Report: Majority of businesses experienced a data breach in 2013
The use of technology continues to grow in the United States and around the world, but it appears that businesses continue to not provide an adequate amount of cyber protection to their systems. Without the proper safeguards in place, companies are putting their own information at risk, as well as their customer's personal data.
Even though the concept of technology is not new nor the threat of data breaches, cyber attacks are happening to businesses of all sizes. Whether it be Target, American Express or a mom-and-pop restaurant, every organization is at risk if they decide to do nothing at all, according to a study from PricewaterhouseCoopers (PwC), the U.S. Secret Service, CSO Magazine and the CERT Division of the Software Engineering Institute at Carnegie Mellon University.
In 2013, 77 percent of businesses experienced a data breach within the past 12 months, with nearly two-thirds of participants unable to calculate the financial cost and impact of the incident(s). Attention to cyber security has grown in recent months, but CSO Magazine's publisher Bob Bragdon believes that there's a lot more inaction than progress.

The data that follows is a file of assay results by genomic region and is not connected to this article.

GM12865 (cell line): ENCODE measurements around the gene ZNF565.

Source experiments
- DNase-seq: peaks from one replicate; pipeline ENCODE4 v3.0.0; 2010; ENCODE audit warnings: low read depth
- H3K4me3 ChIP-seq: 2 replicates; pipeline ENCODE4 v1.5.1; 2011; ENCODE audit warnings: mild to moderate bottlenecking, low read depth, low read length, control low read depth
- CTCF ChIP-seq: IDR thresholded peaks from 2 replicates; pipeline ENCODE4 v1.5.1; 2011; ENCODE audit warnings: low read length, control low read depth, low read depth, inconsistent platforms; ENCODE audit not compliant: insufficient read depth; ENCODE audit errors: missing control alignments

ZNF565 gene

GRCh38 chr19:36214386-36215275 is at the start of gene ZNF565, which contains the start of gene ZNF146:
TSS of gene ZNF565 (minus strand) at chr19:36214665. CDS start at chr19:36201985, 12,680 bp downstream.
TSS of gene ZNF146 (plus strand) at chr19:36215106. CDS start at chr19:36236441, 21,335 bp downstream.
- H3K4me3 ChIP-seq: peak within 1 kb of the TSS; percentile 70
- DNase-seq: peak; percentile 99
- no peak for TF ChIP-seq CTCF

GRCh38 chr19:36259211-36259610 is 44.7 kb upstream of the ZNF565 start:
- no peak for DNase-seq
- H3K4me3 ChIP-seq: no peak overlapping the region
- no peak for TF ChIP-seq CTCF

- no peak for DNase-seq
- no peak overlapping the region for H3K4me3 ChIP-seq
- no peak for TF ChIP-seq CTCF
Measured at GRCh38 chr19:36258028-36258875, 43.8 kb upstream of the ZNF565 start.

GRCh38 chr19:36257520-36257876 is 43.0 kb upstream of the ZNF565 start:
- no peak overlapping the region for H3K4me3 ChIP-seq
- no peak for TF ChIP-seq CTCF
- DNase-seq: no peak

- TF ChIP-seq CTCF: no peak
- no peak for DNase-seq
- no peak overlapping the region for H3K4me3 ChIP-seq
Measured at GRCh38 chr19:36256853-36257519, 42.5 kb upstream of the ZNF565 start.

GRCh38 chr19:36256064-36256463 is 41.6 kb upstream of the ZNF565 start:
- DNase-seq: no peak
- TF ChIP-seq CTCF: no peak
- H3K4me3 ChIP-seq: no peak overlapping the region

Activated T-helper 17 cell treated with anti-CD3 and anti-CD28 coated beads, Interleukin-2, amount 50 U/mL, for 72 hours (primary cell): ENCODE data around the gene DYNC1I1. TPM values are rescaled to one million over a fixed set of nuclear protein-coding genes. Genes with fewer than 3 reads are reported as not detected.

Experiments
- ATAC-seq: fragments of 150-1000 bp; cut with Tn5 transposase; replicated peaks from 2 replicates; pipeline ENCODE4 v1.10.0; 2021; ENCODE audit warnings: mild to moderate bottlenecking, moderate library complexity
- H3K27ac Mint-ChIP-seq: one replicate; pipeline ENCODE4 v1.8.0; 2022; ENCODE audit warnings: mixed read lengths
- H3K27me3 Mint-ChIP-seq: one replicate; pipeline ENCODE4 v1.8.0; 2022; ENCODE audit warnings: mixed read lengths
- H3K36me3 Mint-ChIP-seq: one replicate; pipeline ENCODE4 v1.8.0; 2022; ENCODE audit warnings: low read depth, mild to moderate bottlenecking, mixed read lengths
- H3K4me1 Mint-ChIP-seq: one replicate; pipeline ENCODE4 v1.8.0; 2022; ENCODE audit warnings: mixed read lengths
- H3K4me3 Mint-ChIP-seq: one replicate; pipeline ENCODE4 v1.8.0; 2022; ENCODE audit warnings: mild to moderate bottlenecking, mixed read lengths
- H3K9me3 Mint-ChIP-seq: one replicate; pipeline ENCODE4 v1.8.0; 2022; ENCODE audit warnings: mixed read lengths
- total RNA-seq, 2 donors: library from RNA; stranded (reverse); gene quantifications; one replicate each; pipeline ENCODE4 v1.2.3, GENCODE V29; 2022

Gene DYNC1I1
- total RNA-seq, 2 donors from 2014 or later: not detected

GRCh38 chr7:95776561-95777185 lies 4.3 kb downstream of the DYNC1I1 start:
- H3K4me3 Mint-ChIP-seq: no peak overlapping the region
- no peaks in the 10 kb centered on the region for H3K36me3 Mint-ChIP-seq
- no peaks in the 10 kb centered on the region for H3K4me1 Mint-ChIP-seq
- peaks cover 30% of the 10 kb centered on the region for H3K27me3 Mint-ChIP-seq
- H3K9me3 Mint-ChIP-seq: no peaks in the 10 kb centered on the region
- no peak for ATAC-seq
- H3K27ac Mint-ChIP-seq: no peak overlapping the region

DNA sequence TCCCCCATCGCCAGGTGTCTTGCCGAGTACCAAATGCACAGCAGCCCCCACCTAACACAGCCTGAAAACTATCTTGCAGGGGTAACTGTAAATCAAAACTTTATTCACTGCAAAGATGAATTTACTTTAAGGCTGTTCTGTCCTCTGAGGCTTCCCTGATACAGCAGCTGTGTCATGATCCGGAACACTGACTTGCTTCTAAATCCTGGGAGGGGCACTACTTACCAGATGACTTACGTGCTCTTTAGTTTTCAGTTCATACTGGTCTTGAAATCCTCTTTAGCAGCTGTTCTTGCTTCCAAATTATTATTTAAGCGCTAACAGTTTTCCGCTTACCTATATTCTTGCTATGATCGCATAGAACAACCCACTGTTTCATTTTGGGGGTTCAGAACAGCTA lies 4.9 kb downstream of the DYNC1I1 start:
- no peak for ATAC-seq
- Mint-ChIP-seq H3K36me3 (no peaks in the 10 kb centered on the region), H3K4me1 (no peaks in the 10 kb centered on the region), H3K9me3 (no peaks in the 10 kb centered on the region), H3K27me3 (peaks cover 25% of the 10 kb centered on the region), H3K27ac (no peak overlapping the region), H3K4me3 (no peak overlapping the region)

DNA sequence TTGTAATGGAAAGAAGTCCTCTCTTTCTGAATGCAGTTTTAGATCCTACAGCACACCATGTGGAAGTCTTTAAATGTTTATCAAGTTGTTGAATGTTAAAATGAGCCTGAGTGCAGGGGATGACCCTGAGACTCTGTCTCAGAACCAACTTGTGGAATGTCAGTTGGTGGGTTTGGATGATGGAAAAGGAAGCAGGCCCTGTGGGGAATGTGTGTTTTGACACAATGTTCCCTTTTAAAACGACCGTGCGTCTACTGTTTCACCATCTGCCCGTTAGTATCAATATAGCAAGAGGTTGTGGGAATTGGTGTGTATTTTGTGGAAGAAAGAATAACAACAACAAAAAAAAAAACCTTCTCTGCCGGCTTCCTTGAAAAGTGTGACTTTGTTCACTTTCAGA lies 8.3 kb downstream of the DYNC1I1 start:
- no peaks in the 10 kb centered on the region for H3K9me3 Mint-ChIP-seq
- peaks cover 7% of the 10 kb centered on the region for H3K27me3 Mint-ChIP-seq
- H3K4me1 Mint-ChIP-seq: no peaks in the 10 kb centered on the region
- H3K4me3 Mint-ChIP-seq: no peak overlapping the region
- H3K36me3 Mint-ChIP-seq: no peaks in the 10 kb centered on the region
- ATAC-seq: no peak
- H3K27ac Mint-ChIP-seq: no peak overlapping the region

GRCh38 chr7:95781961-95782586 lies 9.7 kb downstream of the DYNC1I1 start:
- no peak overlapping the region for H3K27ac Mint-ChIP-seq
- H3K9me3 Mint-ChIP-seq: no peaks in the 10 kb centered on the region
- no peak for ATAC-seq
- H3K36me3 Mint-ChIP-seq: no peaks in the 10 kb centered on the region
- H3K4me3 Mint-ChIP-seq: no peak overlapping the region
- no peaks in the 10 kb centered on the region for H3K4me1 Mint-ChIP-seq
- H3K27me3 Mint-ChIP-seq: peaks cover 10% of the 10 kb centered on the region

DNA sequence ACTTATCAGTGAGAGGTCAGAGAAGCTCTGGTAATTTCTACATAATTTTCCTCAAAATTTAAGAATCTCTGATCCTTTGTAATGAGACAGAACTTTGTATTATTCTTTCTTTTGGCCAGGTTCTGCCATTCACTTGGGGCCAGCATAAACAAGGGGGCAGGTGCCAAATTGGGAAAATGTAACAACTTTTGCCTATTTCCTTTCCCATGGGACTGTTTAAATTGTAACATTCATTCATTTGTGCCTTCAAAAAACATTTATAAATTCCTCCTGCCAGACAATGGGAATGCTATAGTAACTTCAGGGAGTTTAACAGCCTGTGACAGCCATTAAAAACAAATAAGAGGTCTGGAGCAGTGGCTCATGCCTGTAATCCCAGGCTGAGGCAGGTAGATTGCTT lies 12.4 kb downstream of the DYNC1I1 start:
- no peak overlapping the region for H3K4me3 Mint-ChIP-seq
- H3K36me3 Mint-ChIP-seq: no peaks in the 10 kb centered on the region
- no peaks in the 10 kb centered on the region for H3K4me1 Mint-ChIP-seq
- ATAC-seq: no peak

"Things continue to get worse despite the investment in people, processes and technologies to counter cyber threats," Bragdon explained. "Cybersecurity for disruptive technologies remains inadequate when considering Bring Your Own Device (BYOD), cloud, Software Defined Networking (SDN) are always put it in place first and then secured later."
It is also important to keep in mind that installing a firewall or anti-virus software is not enough to keep criminals and hackers from compromising an organization's system. If such an event occurs, business owners should have a post-attack plan in place, so customers are kept in the loop during this difficult time. There are business continuity consultants who specialize in these services, giving organizations the upper-hand during a time it seems like many don't have it.